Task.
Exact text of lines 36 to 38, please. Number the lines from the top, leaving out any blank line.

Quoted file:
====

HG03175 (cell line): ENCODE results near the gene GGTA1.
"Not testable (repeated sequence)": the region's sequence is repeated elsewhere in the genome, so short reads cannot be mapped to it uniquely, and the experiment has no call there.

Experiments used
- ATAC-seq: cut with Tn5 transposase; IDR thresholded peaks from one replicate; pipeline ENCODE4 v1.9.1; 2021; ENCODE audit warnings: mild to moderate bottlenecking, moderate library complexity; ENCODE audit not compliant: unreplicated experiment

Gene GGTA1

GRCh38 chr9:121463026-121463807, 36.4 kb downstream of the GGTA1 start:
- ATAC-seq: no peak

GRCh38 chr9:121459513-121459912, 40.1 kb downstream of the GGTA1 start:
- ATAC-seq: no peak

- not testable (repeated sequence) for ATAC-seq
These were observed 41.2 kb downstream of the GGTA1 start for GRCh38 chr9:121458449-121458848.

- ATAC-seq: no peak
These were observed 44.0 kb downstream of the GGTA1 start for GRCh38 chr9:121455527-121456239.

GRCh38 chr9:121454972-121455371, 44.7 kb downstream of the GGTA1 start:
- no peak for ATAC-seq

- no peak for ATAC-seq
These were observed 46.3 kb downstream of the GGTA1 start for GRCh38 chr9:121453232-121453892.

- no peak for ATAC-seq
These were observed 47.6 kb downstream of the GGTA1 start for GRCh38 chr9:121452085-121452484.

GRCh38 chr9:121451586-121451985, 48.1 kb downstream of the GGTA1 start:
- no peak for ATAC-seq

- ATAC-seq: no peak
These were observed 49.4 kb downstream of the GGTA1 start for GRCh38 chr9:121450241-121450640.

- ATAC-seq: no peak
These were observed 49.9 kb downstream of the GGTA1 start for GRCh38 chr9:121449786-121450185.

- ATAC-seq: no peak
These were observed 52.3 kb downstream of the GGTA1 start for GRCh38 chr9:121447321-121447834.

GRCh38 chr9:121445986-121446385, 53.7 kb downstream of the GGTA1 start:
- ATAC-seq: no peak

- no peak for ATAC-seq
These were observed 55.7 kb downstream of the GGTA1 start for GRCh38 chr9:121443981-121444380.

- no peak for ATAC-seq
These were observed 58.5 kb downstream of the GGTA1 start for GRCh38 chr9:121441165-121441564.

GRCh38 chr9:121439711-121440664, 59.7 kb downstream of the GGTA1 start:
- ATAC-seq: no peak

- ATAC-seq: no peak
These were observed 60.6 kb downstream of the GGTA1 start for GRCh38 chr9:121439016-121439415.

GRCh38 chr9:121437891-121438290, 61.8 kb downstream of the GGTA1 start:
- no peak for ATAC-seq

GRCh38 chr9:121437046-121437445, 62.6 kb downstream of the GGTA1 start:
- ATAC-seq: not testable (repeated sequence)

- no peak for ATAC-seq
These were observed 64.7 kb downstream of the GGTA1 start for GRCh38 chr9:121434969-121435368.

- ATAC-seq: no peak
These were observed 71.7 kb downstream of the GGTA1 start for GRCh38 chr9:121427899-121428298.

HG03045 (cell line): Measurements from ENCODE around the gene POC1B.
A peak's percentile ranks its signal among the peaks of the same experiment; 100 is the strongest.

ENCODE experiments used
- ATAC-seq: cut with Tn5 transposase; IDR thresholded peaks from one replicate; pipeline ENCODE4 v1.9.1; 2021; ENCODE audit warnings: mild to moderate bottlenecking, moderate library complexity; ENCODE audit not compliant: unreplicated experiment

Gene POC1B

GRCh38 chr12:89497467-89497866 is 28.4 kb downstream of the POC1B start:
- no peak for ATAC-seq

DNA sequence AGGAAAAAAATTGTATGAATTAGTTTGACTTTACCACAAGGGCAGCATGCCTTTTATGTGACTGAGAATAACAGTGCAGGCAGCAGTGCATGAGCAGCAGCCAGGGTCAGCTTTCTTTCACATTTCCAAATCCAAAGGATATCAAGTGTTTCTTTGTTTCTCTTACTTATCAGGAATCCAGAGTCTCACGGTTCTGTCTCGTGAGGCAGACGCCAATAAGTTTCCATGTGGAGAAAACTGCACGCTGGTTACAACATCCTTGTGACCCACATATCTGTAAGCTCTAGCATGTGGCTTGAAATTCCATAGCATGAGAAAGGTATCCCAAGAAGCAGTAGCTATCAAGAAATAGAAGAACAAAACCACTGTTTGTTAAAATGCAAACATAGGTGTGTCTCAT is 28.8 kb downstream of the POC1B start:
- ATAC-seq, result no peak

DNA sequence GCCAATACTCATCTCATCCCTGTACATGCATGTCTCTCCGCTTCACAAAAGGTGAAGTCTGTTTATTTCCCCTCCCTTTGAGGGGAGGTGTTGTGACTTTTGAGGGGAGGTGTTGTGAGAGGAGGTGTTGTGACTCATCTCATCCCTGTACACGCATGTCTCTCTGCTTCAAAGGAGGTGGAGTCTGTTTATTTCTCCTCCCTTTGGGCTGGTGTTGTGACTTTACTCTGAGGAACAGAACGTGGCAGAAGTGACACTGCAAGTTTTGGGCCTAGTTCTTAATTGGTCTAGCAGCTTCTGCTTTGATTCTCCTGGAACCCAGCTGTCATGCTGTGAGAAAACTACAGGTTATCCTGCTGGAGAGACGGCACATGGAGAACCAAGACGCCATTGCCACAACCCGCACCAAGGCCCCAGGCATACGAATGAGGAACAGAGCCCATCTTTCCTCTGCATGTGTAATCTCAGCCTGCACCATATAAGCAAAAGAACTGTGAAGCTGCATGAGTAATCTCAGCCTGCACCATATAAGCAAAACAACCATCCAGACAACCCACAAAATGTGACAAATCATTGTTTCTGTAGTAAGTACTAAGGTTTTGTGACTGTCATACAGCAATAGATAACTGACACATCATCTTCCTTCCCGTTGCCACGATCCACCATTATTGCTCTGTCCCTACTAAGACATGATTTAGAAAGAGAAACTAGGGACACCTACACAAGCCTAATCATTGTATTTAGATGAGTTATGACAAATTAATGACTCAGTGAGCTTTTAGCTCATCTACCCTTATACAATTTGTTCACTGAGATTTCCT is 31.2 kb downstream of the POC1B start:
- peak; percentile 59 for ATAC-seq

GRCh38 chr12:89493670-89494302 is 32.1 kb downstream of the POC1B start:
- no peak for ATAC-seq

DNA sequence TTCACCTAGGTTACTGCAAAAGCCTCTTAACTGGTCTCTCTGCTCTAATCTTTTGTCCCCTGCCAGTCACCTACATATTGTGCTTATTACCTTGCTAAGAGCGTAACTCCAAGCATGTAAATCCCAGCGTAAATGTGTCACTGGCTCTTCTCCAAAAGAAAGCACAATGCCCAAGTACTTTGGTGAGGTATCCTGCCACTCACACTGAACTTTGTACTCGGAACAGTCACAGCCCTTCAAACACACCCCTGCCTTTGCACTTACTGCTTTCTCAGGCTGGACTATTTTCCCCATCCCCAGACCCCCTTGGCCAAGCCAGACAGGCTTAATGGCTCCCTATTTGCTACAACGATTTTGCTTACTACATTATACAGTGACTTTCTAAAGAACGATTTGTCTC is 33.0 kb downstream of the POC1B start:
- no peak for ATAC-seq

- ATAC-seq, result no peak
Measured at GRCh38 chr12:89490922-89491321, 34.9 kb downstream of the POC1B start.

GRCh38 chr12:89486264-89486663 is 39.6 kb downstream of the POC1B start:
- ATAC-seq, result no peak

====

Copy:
- ATAC-seq: no peak
These were observed 60.6 kb downstream of the GGTA1 start for GRCh38 chr9:121439016-121439415.

GRCh38 chr9:121437891-121438290, 61.8 kb downstream of the GGTA1 start: